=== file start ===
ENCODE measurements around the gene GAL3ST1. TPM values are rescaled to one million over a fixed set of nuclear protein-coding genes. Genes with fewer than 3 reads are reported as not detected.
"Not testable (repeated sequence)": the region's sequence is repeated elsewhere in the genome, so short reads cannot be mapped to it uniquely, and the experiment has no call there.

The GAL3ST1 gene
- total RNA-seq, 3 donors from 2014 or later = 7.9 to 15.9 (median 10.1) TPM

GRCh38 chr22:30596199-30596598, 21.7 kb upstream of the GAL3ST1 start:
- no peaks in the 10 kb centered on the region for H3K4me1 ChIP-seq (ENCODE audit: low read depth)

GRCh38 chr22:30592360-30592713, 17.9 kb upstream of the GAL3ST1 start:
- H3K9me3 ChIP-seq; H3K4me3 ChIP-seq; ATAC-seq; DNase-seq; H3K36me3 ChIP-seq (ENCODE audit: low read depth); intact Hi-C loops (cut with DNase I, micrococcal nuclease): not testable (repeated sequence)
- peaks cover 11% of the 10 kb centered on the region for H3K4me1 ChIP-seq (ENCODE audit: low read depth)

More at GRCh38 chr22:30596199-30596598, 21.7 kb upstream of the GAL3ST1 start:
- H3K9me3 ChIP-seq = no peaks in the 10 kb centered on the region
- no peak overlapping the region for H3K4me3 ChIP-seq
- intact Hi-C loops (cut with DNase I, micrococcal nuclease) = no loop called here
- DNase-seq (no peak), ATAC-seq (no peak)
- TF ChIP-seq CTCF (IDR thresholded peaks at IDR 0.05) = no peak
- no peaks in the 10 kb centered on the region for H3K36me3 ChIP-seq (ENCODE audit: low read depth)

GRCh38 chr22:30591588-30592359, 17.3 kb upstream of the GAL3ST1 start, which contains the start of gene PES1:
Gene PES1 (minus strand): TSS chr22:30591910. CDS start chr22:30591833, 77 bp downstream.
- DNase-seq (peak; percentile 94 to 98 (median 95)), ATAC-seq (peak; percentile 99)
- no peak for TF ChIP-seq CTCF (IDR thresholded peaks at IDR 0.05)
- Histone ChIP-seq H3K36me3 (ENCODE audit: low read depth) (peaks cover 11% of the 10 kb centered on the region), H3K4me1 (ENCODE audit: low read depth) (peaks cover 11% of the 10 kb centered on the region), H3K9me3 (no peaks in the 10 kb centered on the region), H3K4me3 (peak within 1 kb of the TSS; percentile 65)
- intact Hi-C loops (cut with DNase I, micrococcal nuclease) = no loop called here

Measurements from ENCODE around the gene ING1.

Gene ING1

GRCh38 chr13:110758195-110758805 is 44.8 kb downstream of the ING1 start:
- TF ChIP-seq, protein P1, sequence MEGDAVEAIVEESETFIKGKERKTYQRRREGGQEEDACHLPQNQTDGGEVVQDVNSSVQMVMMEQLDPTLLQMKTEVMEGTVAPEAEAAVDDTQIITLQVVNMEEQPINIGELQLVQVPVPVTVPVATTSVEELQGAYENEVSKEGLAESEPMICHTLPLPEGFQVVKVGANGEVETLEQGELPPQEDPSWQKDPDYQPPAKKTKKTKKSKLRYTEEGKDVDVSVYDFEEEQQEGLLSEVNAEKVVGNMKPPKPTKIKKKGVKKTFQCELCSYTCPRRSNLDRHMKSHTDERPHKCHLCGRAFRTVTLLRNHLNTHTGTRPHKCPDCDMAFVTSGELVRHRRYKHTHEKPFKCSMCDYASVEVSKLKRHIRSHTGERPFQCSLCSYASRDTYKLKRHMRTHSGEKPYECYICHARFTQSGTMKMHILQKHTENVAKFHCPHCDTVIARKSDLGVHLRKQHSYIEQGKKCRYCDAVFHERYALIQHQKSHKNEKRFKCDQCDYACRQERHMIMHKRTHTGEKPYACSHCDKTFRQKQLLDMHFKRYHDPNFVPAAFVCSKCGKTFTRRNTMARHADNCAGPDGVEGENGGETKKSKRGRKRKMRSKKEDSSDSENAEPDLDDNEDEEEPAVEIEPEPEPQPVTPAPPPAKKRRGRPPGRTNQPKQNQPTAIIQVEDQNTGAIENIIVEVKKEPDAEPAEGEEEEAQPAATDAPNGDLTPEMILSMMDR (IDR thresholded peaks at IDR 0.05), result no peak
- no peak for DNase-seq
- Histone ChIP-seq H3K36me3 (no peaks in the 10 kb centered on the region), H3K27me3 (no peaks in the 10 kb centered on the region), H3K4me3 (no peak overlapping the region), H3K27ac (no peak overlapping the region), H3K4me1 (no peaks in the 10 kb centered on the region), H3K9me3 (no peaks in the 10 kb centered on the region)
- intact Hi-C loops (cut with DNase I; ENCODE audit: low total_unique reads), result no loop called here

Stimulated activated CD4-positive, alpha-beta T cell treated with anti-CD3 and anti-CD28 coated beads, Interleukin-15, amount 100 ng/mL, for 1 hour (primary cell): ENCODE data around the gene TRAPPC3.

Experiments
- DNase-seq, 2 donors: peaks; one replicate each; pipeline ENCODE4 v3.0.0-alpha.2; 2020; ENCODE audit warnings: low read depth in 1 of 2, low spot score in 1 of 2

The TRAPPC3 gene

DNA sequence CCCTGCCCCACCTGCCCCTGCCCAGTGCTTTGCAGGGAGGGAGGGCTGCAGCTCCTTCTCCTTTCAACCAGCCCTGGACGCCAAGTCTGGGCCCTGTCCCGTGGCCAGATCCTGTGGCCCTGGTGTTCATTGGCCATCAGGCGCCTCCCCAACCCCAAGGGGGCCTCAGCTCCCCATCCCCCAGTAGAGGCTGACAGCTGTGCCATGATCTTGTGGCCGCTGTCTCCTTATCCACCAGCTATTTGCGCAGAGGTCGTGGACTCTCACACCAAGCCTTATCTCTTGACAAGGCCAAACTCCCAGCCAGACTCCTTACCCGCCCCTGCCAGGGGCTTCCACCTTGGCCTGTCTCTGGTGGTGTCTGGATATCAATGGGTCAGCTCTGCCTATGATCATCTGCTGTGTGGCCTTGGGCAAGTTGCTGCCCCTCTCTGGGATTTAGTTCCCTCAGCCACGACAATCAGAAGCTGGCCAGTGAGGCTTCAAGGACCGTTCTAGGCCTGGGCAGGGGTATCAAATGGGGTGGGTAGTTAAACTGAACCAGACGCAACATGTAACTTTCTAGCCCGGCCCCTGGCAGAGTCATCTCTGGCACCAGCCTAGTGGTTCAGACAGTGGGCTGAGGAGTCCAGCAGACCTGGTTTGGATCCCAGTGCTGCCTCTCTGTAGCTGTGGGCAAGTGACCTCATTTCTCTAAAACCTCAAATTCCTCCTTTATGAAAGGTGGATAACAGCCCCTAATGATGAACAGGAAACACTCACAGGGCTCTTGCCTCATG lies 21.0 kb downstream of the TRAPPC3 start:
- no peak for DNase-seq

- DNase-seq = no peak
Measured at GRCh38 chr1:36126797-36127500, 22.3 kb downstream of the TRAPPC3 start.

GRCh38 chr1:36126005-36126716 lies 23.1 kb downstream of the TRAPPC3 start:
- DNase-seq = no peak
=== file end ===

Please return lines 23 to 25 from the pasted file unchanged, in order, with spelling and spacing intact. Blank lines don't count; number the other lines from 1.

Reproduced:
Measurements from ENCODE around the gene ING1.

Gene ING1

GRCh38 chr13:110758195-110758805 is 44.8 kb downstream of the ING1 start: